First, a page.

Jim Craig no. 2

Cairney in the Hoops keeping Dixie Deans, then of Motherwell, at bay

A few weeks ago he took to Twitter on the 26th May to recall in separate tweets what happened to him on 26th May 1967 – the day after he helped Celtic become Champions of Europe.  It was to prove as significant a day for Jim as the day before was for his team-mates and is well worth a read.

The tweets can be viewed here on Jim’s Twitter feed:

We also have replicated them in chronological order below:

26May1967: 5.30pm? Arrive at Abbotsinch. Cup is in a big box. The crowds are amazing. John Lawrence greets and congratulates us.

The bus drives along Renfrew Rd towards Shieldhall. Police outriders clear a path through crowds. Incredible-people just waving and smiling.

Up to now, its just been about us as a team – that was our focus. Now what it means to others is becoming apparent. Myth buster warning …

Contrary to legend, we don’t go past Ibrox. That would have been tawdry. A sharp left down the Clyde Tunnel up to the thronged Dumbarton Rd.

Through Partick Cross, past the Kelvin Hall. People are EVERYWHERE. All smiles thru Argyle St. Crowds getting denser as we approach East End

Along Gallowgate. Crowds ever thicker, and we can now hear them. Such a beautiful evening – thank God all those people are spared the rain!

Parkhead X, down Springfield Rd, we turn right on to the London Road. It’s now difficult for the outriders to clear a path.

My arms and jaws are sore from waving and smiling at all those wonderful sunny folk. Some hanging precariously from ..

… the railway bridge at Kerrydale St to get a better view. Snail’s pace now as we turn into Kerrydale St. Overwhelming stuff.

We get out of the bus and into the stadium. A (thankfully pre-washed) coal lorry awaits – as do the members of Coatbridge Accordion Band 🙂

The boss takes the cup straight to Gribbs in the boot room. Very fitting and emotional for them. Then down the tunnel and on to the lorry ..

BEDLAM!!! The pitch of the crowd is higher than usual. Never seen so many women in CP. You can’t describe the pride we felt in that moment.

The band preceded us on two laps at walking pace. We try to spot friends and family. A joyous, humbling thing in the Celtic Park sunshine.

The band then scatter as the lorry revs up and does a sprint lap, then another, even faster sprint. We all hang on doggedly. EC is safe 🙂

Don’t know how long it lasted, but it was very powerful, very emotional. Then, tea and biscuits (we all wanted to get home) in the boardroom

During a break in the proceedings I stepped outside for some air. A young lady who was in attendance had the same idea. She congratulated me

I thanked her and struck a conversation. She told me she was going to live in France for a year as part of her degree. Then a wizard idea ..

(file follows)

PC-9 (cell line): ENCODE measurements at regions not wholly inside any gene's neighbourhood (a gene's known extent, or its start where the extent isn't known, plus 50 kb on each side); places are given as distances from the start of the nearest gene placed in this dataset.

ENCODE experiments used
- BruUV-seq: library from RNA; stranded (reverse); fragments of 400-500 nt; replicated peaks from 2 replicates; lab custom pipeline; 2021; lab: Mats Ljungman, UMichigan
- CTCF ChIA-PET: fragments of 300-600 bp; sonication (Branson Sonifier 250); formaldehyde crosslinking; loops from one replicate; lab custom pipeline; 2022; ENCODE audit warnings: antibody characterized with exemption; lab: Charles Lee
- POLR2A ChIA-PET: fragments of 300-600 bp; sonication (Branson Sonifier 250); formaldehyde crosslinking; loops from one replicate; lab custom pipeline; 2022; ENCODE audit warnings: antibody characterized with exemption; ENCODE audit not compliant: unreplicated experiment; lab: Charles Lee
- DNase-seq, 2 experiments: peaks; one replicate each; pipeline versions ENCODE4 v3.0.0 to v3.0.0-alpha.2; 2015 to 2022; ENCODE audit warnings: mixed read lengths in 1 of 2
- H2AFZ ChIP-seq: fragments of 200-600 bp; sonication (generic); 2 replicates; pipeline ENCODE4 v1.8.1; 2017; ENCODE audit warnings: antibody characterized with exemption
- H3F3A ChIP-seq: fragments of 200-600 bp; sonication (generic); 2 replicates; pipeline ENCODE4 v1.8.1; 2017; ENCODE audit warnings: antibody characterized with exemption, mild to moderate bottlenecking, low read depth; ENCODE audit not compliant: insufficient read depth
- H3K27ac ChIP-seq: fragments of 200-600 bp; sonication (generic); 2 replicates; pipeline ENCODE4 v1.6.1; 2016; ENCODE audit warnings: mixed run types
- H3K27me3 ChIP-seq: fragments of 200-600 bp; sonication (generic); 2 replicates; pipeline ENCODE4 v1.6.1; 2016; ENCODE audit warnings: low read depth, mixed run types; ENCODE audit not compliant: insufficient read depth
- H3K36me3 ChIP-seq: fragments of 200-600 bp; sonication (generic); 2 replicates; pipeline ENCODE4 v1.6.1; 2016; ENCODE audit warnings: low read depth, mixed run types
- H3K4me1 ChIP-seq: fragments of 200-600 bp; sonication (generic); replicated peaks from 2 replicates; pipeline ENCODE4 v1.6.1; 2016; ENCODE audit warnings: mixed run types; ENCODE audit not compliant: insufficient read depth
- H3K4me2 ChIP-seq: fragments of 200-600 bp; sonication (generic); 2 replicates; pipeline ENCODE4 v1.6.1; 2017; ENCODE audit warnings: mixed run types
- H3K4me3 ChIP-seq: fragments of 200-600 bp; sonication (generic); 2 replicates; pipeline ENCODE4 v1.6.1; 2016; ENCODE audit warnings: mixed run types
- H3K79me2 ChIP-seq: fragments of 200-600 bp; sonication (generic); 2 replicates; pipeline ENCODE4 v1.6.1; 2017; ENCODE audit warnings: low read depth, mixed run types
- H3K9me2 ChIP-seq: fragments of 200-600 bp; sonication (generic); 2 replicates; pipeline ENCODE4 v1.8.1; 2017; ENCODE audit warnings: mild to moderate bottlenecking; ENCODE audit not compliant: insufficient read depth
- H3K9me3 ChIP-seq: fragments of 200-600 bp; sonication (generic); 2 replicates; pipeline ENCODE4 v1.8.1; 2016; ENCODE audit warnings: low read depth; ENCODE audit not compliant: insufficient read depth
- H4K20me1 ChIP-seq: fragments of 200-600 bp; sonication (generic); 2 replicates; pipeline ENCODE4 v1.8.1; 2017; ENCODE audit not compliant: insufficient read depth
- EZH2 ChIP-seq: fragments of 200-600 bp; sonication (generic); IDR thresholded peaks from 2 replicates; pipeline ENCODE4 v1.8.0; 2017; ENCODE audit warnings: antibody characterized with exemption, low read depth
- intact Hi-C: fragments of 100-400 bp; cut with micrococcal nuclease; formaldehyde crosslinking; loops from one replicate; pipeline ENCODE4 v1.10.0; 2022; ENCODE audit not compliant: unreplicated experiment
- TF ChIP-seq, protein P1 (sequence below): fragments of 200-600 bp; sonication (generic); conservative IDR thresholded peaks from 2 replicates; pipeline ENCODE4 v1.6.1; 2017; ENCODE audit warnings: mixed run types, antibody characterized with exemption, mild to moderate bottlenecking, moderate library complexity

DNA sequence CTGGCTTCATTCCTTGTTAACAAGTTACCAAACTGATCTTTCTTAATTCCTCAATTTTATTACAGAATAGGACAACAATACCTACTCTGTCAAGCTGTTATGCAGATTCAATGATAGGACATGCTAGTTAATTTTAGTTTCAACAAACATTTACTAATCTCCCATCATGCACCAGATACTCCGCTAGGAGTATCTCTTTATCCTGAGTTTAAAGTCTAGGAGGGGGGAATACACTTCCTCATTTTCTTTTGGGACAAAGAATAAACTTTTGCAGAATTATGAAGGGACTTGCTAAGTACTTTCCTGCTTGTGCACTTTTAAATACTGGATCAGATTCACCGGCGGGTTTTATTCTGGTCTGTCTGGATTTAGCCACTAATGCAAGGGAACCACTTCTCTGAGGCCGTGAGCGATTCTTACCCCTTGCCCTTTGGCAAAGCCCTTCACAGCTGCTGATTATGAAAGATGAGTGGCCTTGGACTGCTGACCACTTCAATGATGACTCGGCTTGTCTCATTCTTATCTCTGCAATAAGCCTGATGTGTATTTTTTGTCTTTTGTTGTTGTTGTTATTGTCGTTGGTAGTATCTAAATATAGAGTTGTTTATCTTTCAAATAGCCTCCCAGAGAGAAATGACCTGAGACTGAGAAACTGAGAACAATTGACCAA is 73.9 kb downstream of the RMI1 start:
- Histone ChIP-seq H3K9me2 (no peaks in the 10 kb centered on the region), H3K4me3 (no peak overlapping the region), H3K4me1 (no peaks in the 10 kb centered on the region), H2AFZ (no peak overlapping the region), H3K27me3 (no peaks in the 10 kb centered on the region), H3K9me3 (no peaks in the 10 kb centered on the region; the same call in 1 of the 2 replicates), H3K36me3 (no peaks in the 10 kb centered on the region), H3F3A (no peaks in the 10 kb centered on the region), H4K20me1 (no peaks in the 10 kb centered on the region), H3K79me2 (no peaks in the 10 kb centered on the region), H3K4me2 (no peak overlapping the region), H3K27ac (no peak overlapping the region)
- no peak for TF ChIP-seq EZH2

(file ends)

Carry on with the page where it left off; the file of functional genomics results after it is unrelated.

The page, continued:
“I hope you’ve arranged for a dental exam before you go! Very dear over there if you need treatment” Followed by, “I could do that for you!”

Thus my own personal history converged with that of Celtic’s. I had woken up a Lisbon Lion, and Elisabeth tamed me that very evening 🙂

– – – – – – – – –

Elisabeth was the daughter of Celtic director/solicitor Jimmy Farrell – and subsequently Mrs Craig . . .

Jim Craig wedding day

Jim’s WordPress blog is ‘Cairney’s Corner‘, which contains a detailed history of Scottish football, can also be viewed here:

Jim is also the president of a Belfast supporters club which is named after him and he regularly contributes historical pieces to their WordPress blog also make for fascinating reading:

Here’s hoping Jim continues to make a valued contribution to the history of Celtic and Scottish football for many years to come.

Jim Craig 2013

IHF Presentation on Celtic fan culture 27.6.15 – Excerpt

Frank Devine IHF flyer big

On this coming Saturday, 27th June, the latest presentation in the series of History Talks organised by the Irish Heritage Foundation in Scotland is being held at the Mitchell Library, Glasgow.

Frank Devine is a graduate in Economic and Social History with Politics from the University of Strathclyde and a contributor to the ground-breaking ‘Celtic Minded’ books edited by Dr. Joe Bradley.  Frank’s presentation will feature on the identity and representations of Celtic FC fan culture in the West of Scotland from the club’s foundation in the 1880s to the present day.

The event, which starts at 1.30pm, is expected to be well-attended and you are urged to get there early.

Frank has kindly allowed us to produce this excerpt from the presentation to give a preview of the issues that he will discuss.  We are sure that these will be of keen interest to the readers of The Shamrock, touching as they do on many areas close to our heart.  We hope you enjoy this excerpt:

Match Days

On the morning of ‘The Game’ supporters congregate in thousands of houses throughout Greater Glasgow and Lanarkshire.  Bank employees, the unemployed, social workers, bricklayers, teachers, production workers, insurance salespeople, shop workers, office workers, as well as a wide range of other occupations, all come together under the one banner: a community is constituted.  The vast majority of Celtic supporters, including the ones that sit in the expensive seats and the corporate boxes at Celtic Park, are working class or hardly more than one generation removed from a working class lifestyle and background.   Indeed, given the reality of the Irish diasporic experience it would be fair to assert that the vast majority of Celtic supporters have never been to a Celtic match or attended Celtic Park.